Azure Multi-Factor Authentication features per license and implementation

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Multi-Factor Authentication Server Splash Screen

Recently, I’ve been involved in some larger on-premises Azure Multi-Factor Authentication (MFA) Server projects as a senior engineer with a couple of demanding customers. It’s been a lot of fun and quite the roller coaster ride.

One of the more confusing things about Azure Multi-Factor Authentication Server to customers is its licensing and the features you get with each of the deployment scenarios.

In this blogpost, let’s look at the deployment scenarios and then take a look at the features the Azure Multi-Factor Authentication technology has to offer.


Deployment scenarios

Basically, as an organization has the following ways to enable Multi-Factor Authentication throughout Microsofts online resources:

Office 365 Multi-Factor Authentication

Microsofts Office 365 Multi-Factor Authentication feature uses the Multi-Factor Authentication service, residing in Microsoft’s datacenters. Office 365 Admins can configure Multi-Factor Authentication enrollment and enforcement in the Office 365 Portal. After successful enrollment (at first logon at any one of Microsofts portal websites or any app or application that uses modern authentication) multi-factor authentication can be enforced. If mere MFA enrollment is selected, but not MFA enforcement, the MFA enrollment may be canceled by the end-user.

The scope for Office 365 Multi-Factor Authentication is limited to Office 365 and included in all Office 365 E licenses. Configuring Office 365 MFA does not result in an MFA Provider being created in the Azure back-end.

Azure Multi-Factor Authentication for Admins

Like Office 365 MFA, Azure Multi-Factor Authentication for Admins is limited in scope. However, Azure MFA for Admins is limited to Azure AD user accounts with one or more Admin roles. Just like Office 365 MFA, configuring Azure MFA for Admins does not result in an MFA Provider being created in the Azure back-end.

Azure Multi-Factor Authentication

In contrast to Office 365 MFA and Azure MFA for Admins, you can enable Azure Multi-Factor Authentication for any or all user accounts in your Azure Active Directory tenant. This feature can be licensed in various ways:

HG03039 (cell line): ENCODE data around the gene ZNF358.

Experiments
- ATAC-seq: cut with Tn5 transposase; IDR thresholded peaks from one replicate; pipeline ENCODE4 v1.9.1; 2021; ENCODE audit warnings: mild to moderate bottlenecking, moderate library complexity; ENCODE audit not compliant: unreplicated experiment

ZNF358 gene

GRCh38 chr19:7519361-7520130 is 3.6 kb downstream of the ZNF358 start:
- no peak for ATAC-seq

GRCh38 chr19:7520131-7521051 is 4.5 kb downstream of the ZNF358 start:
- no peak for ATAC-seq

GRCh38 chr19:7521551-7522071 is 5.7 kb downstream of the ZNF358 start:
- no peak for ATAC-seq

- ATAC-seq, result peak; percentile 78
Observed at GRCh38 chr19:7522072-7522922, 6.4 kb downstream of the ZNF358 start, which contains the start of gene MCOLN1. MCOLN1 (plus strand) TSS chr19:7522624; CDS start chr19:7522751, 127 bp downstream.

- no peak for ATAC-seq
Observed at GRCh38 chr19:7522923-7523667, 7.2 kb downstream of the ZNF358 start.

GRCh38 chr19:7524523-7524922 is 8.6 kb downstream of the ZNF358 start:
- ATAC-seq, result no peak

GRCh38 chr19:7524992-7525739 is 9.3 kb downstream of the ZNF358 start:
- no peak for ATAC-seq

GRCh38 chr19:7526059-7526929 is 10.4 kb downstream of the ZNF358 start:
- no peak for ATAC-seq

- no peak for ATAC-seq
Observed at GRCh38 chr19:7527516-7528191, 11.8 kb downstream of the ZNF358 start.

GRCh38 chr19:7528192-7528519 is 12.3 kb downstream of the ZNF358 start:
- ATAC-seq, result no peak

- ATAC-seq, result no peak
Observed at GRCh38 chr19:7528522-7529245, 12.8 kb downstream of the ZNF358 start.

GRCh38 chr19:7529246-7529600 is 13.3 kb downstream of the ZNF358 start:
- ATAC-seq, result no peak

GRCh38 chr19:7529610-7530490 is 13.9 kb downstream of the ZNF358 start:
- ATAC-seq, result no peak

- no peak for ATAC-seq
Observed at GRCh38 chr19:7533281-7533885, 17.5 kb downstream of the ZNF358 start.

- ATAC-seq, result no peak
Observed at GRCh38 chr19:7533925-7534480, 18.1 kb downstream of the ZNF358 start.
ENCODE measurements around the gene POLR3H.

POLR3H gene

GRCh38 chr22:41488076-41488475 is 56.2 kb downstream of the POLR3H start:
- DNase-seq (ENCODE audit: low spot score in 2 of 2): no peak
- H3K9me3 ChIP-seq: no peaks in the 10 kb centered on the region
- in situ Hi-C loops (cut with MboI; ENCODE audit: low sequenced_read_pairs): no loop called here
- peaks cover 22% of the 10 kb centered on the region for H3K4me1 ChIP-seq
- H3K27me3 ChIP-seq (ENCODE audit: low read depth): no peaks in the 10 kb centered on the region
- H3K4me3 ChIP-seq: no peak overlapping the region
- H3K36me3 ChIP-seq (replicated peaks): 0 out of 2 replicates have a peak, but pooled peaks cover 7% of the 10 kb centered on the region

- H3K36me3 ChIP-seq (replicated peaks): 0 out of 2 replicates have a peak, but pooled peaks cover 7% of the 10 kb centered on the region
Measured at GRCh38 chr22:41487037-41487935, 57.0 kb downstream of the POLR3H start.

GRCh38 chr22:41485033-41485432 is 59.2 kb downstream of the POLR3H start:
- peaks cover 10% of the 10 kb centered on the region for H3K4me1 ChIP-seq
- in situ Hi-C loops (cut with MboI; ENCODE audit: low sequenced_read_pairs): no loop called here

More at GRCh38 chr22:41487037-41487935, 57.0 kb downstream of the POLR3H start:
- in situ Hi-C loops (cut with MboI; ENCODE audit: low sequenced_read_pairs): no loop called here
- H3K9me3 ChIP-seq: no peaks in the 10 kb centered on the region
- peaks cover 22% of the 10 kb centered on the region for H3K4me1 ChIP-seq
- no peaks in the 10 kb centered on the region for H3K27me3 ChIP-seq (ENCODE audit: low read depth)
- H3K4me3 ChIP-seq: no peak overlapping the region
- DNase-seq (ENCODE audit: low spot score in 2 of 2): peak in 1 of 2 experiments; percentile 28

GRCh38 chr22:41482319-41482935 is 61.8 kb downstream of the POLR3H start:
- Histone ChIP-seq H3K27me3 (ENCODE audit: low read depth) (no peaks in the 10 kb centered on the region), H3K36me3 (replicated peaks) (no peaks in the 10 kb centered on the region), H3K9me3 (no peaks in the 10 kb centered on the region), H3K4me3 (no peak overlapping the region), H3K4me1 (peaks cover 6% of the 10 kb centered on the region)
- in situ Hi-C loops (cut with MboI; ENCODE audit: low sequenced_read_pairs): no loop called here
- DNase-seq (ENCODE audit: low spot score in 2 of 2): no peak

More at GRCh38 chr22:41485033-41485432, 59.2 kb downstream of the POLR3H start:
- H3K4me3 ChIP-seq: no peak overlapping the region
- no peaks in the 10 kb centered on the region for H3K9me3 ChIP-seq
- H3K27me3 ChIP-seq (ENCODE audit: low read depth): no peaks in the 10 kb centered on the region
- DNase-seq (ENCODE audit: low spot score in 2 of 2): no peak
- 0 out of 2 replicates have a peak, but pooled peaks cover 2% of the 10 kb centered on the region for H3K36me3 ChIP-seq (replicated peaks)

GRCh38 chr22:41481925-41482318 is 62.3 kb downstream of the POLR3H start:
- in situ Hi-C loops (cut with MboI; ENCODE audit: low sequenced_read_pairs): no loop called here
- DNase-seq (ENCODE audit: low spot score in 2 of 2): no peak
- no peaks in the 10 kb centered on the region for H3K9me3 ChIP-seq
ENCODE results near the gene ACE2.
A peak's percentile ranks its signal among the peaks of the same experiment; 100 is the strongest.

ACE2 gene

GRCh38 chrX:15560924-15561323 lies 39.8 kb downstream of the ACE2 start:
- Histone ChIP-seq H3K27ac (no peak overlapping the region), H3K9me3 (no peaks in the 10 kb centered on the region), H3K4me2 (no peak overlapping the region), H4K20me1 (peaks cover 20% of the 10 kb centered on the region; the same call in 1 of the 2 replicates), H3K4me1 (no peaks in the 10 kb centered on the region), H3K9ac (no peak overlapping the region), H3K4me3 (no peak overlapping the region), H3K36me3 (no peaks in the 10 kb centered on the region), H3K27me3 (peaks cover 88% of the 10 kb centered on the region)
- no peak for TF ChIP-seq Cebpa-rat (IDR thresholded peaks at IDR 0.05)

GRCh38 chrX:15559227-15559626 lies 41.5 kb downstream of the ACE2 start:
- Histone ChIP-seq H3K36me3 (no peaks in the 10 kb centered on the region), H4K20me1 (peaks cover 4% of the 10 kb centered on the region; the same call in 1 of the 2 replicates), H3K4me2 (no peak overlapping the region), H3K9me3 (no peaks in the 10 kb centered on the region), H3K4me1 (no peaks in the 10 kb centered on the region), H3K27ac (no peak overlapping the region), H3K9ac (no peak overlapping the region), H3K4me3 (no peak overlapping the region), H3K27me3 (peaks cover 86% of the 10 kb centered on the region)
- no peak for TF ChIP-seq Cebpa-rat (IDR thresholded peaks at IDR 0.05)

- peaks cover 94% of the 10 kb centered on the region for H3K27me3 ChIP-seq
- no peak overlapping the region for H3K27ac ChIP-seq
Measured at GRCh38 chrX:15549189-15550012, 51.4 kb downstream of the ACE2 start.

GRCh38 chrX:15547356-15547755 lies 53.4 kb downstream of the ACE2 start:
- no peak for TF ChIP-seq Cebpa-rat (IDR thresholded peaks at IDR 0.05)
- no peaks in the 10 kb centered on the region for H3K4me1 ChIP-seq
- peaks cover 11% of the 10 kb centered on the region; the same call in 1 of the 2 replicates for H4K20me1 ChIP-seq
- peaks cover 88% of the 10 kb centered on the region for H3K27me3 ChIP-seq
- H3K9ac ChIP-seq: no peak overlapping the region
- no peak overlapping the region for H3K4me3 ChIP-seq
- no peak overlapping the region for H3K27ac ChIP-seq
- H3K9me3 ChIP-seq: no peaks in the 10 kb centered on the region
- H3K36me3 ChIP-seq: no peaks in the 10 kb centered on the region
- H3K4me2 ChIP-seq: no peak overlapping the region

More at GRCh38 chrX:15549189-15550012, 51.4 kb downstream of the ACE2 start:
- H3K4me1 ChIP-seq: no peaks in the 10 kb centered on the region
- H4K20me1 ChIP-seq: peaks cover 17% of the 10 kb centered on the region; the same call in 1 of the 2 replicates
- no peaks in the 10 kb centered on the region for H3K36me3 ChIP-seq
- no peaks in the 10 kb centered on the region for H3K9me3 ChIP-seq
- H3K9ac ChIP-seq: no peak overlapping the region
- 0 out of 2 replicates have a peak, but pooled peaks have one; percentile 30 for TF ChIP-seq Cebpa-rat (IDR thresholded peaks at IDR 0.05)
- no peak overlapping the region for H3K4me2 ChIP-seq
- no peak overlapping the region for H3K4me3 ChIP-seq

• Azure Multi-Factor Authentication (Azure MFA)
  • Azure Active Directory Premium
  • Enterprise Mobility + Security (EMS)
  • Secure Productivity Enterprise (SPE)

Note that these licenses, successively, are part of the next license in line. The separate Azure MFA license can be configured per tenant in pay-per-user and pay-per-10authentications model.

By definition, an MFA Provider is created in the Azure backend, allowing configuration of several subfeatures of the Azure MFA Service.

Some settings for this deployment scenario are managed through the Azure MFA Portal, that can be reached by logging into the Azure Management Website, click on Active Directory in the pane on the left, go to the Multi-Factor Auth Providers tab and then click Manage.  Other settings can be managed through the Azure MFA Service Settings, that can be reached through the same Azure Management Website, but this time select your Azure Active Directory tenant or the Default Directory instead of the Multi Factor Auth Providers tab, and click on the Configure tab to follow the Manage service settings link in the multi-factor authentication area.

Azure Multi-Factor Authentication Server

When going the Azure MFA route, you can, additionally, install one of more Azure Multi-Factor Authentication Servers on-premises. This allows your organization to configure even more Azure MFA settings, but also to enforce multi-factor authentication on on-premises systems, applications and services.

Do not combine the Office 365 MFA and/or Azure AD MFA for Admins deployment scenarios with the Azure MFA Server deployment scenario when you want to avoid double multi-factor authentications.


Azure Multi-Factor Authentication Features

The table below shows the Azure Multi-Factor Authentication Features per deployment scenario:

Multi-Factor Authentication, Phone Call, text message, OATH Tokens, Application Passwords, Authentication Cache, Default and Customized greetings, two-way text message time-out, fraud alert, remembered devices, One-time Bypasses, Fraud Alert, Block Users, Integration with LDAP, Active Directory and RADIUS (click for larger version)

1 When using the Azure Multi-Factor Authentication Server version 7 or up, end-users can be configured to select the authentication method for AD FS and User Portal authentication.
2 US-based numbers only


Further reading

Recommended Practices for your Hybrid Identity Admin accounts
Choose the Azure Multi-Factor Authentication solution for you
MFA for Office 365 and MFA for Azure
Multi-Factor Authentication Server Splash Screen – App Passwords
#AzureAD: Remember my MFA is now GA!

One Response to Azure Multi-Factor Authentication features per license and implementation


    Hi Sander,

    This is definitely a very good article. Would it be possible for you to update it as per the current feature set of the different types of MFA? Some of them have changed from what the table in this article shows (like fraud alerts). This can give a clear picture to people deciding on which MFA option they should choose.



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